Twelve days ago, Detroit Tigers fans were ready to run general manager Al Avila out of town. Those fans (us included) were not happy with the three prospects Detroit acquired for outfielder J.D. Martinez. Optimists placed blame on a slow market for the slow-footed outfielder, while pessimists criticized Avila’s larger body of work.
While trading Justin Wilson and Alex Avila to the Chicago Cubs for a pair of prospects won’t win over the haters in one fell swoop, the elder Avila did well to acquire value for a pair of expendable players. Jeimer Candelario, the older player of the two, is a third baseman who has a handful of major league plate appearances over the past two seasons. He is a solid switch-hitter who won’t lead the league in home runs, but could maintain just enough power to be a cheap contributor for a team that has sorely lacked those over the past several years. Isaac Paredes is an 18-year-old shortstop currently holding his own in the Midwest League, no small feat for a teenager.
The trade package won’t blow anyone away, but neither will the players Detroit is trading away. Alex Avila was set to be a free agent after the season, and his poor July and mediocre performance over the past few seasons meant he was never going to land the Tigers a premier prospect. Fans were unsure of what he would provide heading into the season; that he has hit well enough to win a few games and help bring back a prospect at the trade deadline — even the player to be named later tacked on at the end — is a win in itself.
Wilson is a bit more controversial. Fans were hoping for an Aroldis Chapman-like return for the 29-year-old lefthander, but his name doesn’t carry the same weight as a Chapman or Andrew Miller. He has put up excellent numbers this season, with a 2.68 ERA and 55 strikeouts in 40 1⁄3 innings pitched, both career bests. However, those figures pale in comparison to the career numbers for both lefty flamethrowers.
Wilson vs. Chapman, Miller
Though his numbers don’t quite stand up to the elite relievers in the game, Wilson was widely considered the top relief arm available on this year’s trade market. His value was never going to be higher, and a dominant relief arm was little more than a luxury for a Tigers team scrambling to stay out of the AL Central cellar. Though he has another year of club control remaining, the potential offered by Candelario and Paredes far outweighs what value he would have brought to the Tigers in 2018.
The Tigers’ continued emphasis on infielders is a bit puzzling, but understandable. The organization’s infield depth was decimated by a slew of trades struck by former general manager Dave Dombrowski in his final years with the club (not to mention the potentially premature release of Hernan Perez in 2015). Candelario and Paredes would have been welcome additions even if the likes of Willy Adames and Domingo Leyba were still around, but their absence makes the newest Tigers all the more valuable.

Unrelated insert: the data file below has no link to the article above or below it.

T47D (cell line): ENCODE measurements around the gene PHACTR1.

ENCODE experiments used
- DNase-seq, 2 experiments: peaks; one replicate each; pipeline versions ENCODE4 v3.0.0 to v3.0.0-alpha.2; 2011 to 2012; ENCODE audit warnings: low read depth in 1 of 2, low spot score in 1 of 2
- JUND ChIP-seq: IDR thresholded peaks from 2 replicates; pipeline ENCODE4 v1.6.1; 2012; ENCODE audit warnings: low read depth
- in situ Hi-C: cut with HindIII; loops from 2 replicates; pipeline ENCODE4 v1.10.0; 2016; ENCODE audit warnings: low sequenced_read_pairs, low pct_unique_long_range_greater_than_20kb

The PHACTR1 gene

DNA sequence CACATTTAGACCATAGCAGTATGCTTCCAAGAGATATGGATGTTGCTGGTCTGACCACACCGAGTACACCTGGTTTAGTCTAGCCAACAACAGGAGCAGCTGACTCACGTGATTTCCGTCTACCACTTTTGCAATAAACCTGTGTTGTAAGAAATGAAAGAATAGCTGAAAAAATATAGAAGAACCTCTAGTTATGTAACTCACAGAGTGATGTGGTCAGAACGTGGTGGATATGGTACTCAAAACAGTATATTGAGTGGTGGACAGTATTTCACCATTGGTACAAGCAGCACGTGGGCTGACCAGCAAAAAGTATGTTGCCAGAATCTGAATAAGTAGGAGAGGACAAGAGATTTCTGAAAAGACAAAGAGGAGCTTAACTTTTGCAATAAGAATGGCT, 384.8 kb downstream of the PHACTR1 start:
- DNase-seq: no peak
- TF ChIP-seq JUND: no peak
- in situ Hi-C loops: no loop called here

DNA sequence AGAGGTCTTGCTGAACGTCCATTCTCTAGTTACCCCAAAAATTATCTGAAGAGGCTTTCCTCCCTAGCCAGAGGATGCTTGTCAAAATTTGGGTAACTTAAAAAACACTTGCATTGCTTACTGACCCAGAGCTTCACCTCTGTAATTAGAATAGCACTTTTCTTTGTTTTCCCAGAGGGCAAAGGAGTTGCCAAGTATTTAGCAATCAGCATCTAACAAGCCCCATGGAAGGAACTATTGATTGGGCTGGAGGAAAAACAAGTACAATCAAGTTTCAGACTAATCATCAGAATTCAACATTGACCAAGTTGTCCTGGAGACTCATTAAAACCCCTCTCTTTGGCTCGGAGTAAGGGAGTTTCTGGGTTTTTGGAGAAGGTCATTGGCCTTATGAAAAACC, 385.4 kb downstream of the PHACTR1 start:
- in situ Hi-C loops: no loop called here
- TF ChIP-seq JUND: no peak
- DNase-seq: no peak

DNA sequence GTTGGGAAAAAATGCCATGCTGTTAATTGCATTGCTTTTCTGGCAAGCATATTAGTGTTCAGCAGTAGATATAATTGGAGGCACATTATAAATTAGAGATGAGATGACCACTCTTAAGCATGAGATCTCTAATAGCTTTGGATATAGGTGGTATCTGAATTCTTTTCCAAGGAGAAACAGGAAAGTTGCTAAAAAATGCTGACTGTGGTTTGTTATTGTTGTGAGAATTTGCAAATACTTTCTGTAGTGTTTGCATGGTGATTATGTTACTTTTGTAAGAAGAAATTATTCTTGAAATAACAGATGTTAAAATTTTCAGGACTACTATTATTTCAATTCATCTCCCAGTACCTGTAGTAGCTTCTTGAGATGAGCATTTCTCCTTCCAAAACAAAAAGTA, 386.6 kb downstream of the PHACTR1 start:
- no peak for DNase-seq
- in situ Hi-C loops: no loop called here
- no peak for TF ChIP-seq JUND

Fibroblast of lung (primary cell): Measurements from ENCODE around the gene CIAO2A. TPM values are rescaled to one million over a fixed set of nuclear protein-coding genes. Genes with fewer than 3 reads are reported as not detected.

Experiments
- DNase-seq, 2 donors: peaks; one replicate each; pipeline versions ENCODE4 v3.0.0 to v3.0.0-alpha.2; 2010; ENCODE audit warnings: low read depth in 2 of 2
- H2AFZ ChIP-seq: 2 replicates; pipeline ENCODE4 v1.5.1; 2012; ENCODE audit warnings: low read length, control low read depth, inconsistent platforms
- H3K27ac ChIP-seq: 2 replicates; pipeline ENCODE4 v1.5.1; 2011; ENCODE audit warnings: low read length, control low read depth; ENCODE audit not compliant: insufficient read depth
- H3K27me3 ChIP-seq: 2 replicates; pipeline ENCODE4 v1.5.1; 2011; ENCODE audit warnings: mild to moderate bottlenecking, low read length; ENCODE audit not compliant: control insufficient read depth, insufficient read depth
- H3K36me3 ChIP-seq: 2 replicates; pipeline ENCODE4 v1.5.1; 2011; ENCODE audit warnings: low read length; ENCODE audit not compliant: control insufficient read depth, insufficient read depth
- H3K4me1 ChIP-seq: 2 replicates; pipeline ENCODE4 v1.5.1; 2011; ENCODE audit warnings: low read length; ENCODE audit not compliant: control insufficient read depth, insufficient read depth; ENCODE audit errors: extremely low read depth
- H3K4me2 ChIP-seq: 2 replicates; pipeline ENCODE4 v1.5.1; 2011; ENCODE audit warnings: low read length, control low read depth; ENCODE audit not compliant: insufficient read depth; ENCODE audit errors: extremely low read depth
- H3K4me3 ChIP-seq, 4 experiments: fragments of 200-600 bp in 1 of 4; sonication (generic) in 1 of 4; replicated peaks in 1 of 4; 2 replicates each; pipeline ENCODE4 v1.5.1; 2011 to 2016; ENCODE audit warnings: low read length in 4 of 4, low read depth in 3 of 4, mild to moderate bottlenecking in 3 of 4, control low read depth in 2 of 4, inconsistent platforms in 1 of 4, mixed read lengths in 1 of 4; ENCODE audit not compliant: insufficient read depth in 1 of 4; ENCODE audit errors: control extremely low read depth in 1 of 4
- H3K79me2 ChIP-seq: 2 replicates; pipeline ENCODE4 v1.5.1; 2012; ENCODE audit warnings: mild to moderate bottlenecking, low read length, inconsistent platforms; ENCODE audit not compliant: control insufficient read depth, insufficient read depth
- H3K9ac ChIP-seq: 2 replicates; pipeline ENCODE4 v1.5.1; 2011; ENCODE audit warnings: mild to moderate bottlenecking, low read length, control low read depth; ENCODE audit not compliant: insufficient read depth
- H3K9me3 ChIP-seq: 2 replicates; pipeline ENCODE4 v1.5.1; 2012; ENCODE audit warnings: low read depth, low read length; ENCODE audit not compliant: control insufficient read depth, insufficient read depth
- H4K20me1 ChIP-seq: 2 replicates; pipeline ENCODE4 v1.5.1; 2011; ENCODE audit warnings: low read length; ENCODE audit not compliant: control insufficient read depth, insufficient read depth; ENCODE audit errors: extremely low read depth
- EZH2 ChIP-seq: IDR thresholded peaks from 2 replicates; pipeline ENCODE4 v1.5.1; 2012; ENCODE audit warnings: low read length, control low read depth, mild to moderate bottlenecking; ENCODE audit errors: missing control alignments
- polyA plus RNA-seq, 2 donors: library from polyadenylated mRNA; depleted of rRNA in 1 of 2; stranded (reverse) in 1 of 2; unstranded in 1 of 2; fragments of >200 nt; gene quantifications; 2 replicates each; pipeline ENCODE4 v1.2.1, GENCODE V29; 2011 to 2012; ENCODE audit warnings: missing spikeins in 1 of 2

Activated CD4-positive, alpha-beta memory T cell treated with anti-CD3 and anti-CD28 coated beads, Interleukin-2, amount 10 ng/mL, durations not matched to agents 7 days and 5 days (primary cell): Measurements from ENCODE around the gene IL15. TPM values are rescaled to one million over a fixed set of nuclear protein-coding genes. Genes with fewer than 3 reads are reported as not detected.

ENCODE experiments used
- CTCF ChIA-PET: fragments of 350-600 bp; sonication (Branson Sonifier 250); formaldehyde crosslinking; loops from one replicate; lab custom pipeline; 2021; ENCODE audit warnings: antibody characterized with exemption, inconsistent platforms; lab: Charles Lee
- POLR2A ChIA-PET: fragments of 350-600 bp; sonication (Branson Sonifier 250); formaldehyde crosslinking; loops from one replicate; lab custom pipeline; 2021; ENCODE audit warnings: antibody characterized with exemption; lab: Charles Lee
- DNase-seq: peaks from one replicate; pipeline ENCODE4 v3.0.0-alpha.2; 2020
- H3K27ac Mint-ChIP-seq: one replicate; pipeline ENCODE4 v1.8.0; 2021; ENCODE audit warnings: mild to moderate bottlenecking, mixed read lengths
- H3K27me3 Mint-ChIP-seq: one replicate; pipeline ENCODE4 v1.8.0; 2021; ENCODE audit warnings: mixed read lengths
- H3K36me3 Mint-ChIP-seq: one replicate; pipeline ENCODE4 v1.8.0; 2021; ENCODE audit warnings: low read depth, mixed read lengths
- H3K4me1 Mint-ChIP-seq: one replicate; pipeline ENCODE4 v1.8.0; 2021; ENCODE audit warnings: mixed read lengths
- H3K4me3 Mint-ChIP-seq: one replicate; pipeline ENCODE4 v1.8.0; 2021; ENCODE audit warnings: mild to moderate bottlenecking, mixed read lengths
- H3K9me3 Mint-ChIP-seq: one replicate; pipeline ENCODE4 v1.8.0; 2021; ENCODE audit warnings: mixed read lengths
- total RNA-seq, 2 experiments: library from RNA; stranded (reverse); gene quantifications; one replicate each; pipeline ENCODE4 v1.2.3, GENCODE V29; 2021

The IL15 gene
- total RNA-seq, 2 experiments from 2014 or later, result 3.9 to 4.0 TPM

If there’s a downside to this trade, it’s that it lacks the flash that some Tigers fans were hoping for when dealing Wilson. They were never going to land a top talent like Washington’s Victor Robles — even the extra year of club control doesn’t make Wilson that valuable — but Candelario is far from a sexy centerpiece. He has an above-average hit tool that has drawn some plus grades, but doesn’t possess the power one expect from a traditional corner infielder. His glove is also a question mark, though his plus arm certainly plays at third base. He is also a below average runner, which does nothing to address the Tigers’ continued baserunning woes.
Paredes, an 18-year-old shortstop from Hermosillo, Mexico, offers a bit more upside. He is hitting .261/.341/.399 for the South Bend Cubs in the Single-A Midwest League, and could also develop an above-average hit tool (a consistent theme for the Cubs in the Theo Epstein era). Like Candelario, however, Paredes doesn’t have a ton of power and probably won’t stick at shortstop as he matures physically. Add in the risk that comes with prospects so far away from the majors, and he’s far from a sure thing.
This isn’t an A-plus trade for the Tigers. That would have required one team to come out and wildly overpay for a great (but not elite) reliever. However, Avila did well to drum up interest among multiple clubs and extract plenty of value from one of them. The 2017 Tigers won’t miss Avila as they wallow among the lower tier of the American League, and the 2018 version isn’t that much worse without Wilson. Meanwhile, the future looks just a little brighter with a couple of potential contributors added to the pipeline.